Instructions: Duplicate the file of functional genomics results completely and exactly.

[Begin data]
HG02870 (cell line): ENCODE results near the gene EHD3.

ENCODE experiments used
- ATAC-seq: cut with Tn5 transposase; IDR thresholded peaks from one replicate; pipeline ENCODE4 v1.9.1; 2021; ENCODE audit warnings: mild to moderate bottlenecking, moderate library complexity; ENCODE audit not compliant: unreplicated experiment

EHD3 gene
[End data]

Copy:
HG02870 (cell line): ENCODE results near the gene EHD3.

ENCODE experiments used
- ATAC-seq: cut with Tn5 transposase; IDR thresholded peaks from one replicate; pipeline ENCODE4 v1.9.1; 2021; ENCODE audit warnings: mild to moderate bottlenecking, moderate library complexity; ENCODE audit not compliant: unreplicated experiment

EHD3 gene